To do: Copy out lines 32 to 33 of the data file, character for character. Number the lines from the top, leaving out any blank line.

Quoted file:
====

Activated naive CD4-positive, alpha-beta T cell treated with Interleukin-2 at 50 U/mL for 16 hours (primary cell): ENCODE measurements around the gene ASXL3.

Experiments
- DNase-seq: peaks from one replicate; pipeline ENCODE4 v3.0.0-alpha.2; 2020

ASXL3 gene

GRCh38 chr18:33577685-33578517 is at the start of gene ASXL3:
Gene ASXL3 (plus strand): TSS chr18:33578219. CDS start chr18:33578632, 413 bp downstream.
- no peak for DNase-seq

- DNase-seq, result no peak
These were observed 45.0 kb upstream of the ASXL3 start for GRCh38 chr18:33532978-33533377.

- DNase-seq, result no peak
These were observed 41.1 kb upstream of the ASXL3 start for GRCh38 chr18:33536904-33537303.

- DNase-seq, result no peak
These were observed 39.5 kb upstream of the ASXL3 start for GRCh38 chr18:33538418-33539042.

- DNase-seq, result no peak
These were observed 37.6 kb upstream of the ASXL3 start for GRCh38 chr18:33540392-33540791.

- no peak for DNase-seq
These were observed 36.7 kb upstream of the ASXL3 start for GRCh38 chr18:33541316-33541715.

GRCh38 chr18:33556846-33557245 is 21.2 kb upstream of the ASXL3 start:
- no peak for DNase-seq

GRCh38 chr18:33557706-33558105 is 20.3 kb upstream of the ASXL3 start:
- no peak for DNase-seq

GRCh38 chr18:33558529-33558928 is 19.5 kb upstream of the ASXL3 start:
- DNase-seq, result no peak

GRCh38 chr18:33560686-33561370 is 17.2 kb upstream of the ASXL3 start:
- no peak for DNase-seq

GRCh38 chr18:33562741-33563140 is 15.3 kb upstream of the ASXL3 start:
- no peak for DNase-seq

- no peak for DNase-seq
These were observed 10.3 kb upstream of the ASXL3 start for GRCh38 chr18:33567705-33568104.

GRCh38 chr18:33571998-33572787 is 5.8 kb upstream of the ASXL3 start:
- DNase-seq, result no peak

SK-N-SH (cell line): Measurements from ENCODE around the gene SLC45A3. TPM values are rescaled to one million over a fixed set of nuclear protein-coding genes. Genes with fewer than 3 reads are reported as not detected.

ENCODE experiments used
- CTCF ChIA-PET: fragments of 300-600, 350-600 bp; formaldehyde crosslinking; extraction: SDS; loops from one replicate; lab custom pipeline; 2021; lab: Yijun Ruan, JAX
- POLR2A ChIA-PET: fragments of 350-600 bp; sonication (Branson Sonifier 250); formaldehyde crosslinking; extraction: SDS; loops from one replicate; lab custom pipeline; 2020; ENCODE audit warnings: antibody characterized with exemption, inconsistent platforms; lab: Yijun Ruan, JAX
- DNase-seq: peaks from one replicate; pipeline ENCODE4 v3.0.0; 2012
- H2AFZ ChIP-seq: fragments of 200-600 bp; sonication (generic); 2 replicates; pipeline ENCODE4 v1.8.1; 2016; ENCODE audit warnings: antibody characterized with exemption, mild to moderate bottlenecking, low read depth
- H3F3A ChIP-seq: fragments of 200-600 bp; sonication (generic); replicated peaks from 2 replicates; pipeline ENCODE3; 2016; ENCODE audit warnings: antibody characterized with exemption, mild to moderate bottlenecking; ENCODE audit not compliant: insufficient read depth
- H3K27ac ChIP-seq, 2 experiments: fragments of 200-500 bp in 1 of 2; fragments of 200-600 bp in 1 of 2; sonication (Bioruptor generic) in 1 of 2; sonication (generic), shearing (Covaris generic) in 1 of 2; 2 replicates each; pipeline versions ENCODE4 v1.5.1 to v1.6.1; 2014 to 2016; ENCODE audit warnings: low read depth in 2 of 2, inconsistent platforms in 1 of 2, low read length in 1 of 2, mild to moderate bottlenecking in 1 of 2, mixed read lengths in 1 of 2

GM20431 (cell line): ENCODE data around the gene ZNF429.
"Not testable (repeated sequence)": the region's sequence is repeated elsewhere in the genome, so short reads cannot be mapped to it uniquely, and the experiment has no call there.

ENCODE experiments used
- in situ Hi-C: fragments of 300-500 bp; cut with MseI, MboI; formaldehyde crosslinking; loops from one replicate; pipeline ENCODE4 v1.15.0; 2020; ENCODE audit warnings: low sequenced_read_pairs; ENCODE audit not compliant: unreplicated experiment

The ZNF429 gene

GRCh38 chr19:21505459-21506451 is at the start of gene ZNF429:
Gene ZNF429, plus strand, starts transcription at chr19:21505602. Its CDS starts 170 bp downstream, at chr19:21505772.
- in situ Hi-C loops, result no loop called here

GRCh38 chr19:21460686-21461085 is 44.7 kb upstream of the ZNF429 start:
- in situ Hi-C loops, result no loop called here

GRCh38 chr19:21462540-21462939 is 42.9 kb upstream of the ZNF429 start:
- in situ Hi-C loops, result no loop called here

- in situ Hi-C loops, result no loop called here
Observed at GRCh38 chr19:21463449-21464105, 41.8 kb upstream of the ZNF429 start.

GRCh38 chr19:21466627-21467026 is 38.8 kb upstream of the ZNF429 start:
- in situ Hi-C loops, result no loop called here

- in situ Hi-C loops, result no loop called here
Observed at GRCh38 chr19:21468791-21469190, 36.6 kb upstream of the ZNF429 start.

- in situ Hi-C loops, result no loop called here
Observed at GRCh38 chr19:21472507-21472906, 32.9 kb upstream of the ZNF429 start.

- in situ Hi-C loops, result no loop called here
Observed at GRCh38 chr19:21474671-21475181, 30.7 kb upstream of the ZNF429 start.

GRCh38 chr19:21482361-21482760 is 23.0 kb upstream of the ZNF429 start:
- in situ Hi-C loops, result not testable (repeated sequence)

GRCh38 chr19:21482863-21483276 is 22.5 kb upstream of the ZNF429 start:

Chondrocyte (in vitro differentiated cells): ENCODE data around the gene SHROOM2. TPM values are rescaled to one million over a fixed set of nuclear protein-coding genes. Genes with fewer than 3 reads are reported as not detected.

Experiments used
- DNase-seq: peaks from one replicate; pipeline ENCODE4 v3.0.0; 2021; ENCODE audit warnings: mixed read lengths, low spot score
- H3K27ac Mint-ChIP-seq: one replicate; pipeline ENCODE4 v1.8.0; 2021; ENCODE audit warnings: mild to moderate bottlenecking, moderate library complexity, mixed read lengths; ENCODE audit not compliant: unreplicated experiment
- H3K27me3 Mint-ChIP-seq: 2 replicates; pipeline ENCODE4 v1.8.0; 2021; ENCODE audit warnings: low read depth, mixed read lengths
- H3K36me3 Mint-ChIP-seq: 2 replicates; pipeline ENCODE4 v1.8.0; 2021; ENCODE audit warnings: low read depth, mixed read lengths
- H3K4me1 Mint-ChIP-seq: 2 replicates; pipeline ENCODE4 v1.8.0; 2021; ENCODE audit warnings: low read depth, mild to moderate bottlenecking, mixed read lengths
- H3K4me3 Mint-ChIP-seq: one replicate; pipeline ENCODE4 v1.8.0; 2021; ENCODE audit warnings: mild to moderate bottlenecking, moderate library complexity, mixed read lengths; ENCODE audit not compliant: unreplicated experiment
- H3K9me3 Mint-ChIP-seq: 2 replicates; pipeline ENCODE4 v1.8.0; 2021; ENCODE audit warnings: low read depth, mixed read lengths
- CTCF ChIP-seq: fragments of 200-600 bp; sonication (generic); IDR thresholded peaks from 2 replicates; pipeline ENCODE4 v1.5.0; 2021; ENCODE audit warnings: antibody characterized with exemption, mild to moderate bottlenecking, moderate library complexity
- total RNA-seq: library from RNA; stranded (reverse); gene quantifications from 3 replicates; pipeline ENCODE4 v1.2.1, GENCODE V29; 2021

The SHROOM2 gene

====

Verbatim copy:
SK-N-SH (cell line): Measurements from ENCODE around the gene SLC45A3. TPM values are rescaled to one million over a fixed set of nuclear protein-coding genes. Genes with fewer than 3 reads are reported as not detected.

ENCODE experiments used